Unevenness Undermines 'Under Cover'

TELEVISION

January 07, 1991|By David Zurawik | David Zurawik,Sun Television Critic

LOS ANGELES What "Under Cover" needs is less action-adventure and more characterization. Less "MacGyver" and more of the psychological insight found in last year's PBS production of Len Deighton's "Game, Set, Match" could make for a very strong show.

The new ABC series, which premieres at 9 tonight on WJZ-TV (Channel 13), has all kinds of promise.

It is written and produced by William Broyles Jr. and John Sacret Young, the team that created "China Beach." It has four strong lead actors in Linda Purl, Anthony John Denison, John Rhys-Davies and Josef Sommer. It is built around an interesting concept: the real lives of people who work for the Central Intelligence Agency.

The big problems in tonight's two-hour pilot are unevenness and implausibility. "Under Cover" is at its worst when it goes for "Mission Impossible" and comes up somewhere around "MacGyver" on the tick-tick-tick suspense scale.

The show is about "National Intelligence Agent" Dylan Del'Amico (Denison) coming in from the cold. Del'Amico takes a desk job in Washington so that he can spend more time with his family. It is going to take him a while to decompress and adjust to the new wave of younger NIA agents who see him as an over-the-hill cowboy who spent his life playing spy games. The name of the new game at NIA headquarters is computers.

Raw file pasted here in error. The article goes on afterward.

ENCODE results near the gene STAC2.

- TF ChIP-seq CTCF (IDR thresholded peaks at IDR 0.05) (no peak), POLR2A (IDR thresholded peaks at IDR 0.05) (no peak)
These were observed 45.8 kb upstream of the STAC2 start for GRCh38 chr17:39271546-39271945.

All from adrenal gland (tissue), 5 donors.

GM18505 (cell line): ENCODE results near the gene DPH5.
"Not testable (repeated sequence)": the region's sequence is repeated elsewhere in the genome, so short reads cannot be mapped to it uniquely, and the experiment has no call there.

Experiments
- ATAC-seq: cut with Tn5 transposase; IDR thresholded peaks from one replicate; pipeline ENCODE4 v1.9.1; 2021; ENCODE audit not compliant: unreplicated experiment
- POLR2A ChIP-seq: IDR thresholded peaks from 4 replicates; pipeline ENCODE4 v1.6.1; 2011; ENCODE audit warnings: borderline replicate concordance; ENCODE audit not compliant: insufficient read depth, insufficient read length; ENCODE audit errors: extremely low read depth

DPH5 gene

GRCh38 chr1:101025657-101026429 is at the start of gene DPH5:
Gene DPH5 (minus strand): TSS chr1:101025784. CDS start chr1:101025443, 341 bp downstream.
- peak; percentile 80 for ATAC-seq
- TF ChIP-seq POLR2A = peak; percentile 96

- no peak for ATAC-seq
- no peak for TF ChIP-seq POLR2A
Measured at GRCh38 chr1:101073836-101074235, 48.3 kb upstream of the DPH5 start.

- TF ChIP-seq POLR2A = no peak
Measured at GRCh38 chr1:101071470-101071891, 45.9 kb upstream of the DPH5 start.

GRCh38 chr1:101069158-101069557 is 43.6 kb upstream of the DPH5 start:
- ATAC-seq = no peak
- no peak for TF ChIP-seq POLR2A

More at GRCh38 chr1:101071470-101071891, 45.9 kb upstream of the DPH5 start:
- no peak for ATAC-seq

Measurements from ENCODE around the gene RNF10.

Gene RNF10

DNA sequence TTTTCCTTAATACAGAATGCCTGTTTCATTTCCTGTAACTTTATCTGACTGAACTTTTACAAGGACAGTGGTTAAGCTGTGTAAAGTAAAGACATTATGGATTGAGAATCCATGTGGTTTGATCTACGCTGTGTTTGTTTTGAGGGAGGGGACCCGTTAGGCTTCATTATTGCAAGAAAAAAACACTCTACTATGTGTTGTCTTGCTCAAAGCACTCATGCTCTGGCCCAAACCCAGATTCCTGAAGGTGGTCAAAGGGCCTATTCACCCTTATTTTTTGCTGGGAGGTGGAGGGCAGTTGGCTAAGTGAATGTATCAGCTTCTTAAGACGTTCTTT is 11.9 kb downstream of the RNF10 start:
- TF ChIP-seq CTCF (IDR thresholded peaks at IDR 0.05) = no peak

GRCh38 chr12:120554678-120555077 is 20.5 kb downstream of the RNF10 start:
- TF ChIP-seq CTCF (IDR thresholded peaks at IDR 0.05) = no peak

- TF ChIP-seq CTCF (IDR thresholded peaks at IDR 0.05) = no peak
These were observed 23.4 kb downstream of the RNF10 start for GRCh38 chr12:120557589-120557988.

Del'Amico has some help in adjusting. His wife, Kate (Purl), was also an agent. She has resigned, though, to raise her two children and one stepchild from Del'Amico's first marriage.

So far, so good. The stuff at home -- him playing daddy at a Little League game -- and the stuff at the office -- a young turk trying to bury him and his best friend, Flynn (Rhys-Davies) -- plays nicely.

But it's far too brief. And, before we can really connect with the characters, Broyles has everybody off breaking up a KGB assassination plot in Yalta.

By the time Kate bundles the kids off to a friend and dons a black turtleneck and tights to help foil the plot, some viewers may wonder whether they are watching a serious show or an episode of "Scarecrow and Mrs. King" gone haywire.

"Under Cover" is too complicated to be judged on one installment. When it's smart -- as in the scene where Flynn, Dylan and Kate sing "Stand By Me" -- it's very smart. When it's dumb -- as when Kate climbs along the ledge of a building in Yalta to bug the hotel room of the bad guys -- it's very dumb.

Network pilots are often more compromise and revision than inspiration. Let's hope that "Under Cover" takes the right road when it finds its stride.

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